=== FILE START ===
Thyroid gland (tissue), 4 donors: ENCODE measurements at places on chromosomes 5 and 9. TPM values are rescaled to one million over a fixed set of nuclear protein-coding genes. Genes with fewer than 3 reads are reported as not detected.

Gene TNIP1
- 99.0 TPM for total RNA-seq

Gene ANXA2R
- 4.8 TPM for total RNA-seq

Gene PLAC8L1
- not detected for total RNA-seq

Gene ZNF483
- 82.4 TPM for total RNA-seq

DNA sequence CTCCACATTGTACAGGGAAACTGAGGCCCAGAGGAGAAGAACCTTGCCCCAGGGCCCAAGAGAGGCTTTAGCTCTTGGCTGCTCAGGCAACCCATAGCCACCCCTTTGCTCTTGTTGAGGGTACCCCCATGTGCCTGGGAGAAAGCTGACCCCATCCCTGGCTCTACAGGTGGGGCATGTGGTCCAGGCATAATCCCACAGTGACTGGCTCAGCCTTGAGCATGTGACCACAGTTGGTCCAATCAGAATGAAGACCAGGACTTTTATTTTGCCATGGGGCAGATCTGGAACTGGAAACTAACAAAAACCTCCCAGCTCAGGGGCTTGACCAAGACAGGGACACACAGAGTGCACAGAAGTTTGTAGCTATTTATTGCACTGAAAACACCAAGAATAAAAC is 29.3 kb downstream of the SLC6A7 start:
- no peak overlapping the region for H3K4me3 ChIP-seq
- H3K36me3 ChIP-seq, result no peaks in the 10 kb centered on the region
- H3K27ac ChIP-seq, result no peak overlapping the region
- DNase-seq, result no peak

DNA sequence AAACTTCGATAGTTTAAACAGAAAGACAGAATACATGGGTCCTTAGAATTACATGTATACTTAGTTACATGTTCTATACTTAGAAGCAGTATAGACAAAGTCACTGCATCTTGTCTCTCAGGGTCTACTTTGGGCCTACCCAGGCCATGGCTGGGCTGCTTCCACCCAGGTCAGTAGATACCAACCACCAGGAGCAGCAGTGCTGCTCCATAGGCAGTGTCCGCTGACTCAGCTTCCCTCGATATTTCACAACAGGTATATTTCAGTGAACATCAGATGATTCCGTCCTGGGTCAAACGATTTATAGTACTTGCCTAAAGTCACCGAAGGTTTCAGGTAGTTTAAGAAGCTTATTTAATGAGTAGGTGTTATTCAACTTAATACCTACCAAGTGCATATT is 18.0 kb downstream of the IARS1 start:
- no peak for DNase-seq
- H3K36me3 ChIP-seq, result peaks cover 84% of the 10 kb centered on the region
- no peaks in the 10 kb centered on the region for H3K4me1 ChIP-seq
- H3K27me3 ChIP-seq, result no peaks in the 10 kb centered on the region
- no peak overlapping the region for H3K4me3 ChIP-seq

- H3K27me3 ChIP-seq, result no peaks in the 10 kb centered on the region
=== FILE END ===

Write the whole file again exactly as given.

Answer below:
Thyroid gland (tissue), 4 donors: ENCODE measurements at places on chromosomes 5 and 9. TPM values are rescaled to one million over a fixed set of nuclear protein-coding genes. Genes with fewer than 3 reads are reported as not detected.

Gene TNIP1
- 99.0 TPM for total RNA-seq

Gene ANXA2R
- 4.8 TPM for total RNA-seq

Gene PLAC8L1
- not detected for total RNA-seq

Gene ZNF483
- 82.4 TPM for total RNA-seq

DNA sequence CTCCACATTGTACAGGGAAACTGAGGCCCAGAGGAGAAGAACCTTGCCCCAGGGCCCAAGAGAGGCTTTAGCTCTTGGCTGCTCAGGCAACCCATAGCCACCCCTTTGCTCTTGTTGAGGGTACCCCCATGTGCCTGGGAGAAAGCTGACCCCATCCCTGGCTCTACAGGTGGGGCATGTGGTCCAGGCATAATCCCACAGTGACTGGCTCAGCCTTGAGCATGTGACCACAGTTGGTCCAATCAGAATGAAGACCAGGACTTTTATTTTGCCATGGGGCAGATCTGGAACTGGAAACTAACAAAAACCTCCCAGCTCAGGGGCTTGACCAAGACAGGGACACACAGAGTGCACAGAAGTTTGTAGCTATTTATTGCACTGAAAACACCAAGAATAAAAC is 29.3 kb downstream of the SLC6A7 start:
- no peak overlapping the region for H3K4me3 ChIP-seq
- H3K36me3 ChIP-seq, result no peaks in the 10 kb centered on the region
- H3K27ac ChIP-seq, result no peak overlapping the region
- DNase-seq, result no peak

DNA sequence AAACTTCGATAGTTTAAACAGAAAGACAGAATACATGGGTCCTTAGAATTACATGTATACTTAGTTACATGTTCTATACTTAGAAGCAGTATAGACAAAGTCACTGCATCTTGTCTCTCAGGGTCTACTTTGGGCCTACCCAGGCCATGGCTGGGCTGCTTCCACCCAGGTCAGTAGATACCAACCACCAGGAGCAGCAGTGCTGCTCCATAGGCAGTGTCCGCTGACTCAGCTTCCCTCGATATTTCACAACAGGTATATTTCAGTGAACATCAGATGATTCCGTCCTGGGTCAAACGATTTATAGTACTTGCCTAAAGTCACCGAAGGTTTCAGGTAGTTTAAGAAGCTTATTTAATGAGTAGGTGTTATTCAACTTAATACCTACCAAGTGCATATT is 18.0 kb downstream of the IARS1 start:
- no peak for DNase-seq
- H3K36me3 ChIP-seq, result peaks cover 84% of the 10 kb centered on the region
- no peaks in the 10 kb centered on the region for H3K4me1 ChIP-seq
- H3K27me3 ChIP-seq, result no peaks in the 10 kb centered on the region
- no peak overlapping the region for H3K4me3 ChIP-seq

- H3K27me3 ChIP-seq, result no peaks in the 10 kb centered on the region